Here is a project I like to tell students about to make them aware that conservation comes at a price. It was on Dutch television last summer:
If you don't understand Dutch: the project is called Competing Claims as it investigates conflicts between wildlife conservation and the livelihoods of local residents. To put it bluntly, it is very easy for a Dutch granola-munching environmental student to argue for conservation of elephants and lions, but if you're a farmer near the park fence and you can hardly earn a decent living while elephants trample your crops and lions eat your cattle (or your son), you're probably less than enthousiastic.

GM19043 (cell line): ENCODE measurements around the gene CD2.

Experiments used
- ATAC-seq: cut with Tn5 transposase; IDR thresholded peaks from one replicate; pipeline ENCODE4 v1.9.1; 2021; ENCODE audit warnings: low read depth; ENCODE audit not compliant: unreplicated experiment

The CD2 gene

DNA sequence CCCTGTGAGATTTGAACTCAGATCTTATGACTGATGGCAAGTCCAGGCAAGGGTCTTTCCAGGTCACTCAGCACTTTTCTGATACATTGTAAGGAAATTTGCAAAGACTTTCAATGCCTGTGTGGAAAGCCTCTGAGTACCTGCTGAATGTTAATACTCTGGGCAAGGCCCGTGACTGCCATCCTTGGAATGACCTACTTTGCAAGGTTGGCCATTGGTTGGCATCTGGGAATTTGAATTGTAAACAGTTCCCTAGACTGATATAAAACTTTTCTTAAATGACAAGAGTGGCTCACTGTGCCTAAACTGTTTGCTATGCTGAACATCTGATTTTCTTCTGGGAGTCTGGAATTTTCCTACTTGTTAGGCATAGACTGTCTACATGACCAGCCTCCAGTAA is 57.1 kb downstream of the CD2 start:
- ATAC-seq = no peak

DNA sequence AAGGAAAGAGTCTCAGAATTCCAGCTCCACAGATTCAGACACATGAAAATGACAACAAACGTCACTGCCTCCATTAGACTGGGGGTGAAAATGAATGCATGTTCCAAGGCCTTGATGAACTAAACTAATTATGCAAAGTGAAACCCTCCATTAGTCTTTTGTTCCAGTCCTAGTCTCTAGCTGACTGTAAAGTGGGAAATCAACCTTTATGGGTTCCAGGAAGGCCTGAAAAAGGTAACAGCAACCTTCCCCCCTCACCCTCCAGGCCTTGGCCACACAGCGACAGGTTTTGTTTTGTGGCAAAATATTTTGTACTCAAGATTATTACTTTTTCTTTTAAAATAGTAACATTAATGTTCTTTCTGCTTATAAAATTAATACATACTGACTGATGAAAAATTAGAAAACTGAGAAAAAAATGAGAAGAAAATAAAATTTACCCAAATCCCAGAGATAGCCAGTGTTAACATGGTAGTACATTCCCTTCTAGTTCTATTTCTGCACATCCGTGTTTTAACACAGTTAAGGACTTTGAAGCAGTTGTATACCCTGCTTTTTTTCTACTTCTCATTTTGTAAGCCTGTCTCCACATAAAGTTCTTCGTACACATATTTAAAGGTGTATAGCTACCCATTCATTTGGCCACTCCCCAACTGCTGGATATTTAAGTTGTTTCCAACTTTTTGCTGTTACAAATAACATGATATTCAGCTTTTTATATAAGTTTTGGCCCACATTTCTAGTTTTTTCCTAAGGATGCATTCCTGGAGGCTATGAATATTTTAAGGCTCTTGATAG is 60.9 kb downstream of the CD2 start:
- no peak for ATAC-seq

These conflicts are terribly difficult to solve, but one step in the right direction is to make explicit who is affected, how they are affected, how serious the effects are, and what tradeoffs are present. Economics can play a modest role in this by analysing those tradeoffs, and assessing economic impacts.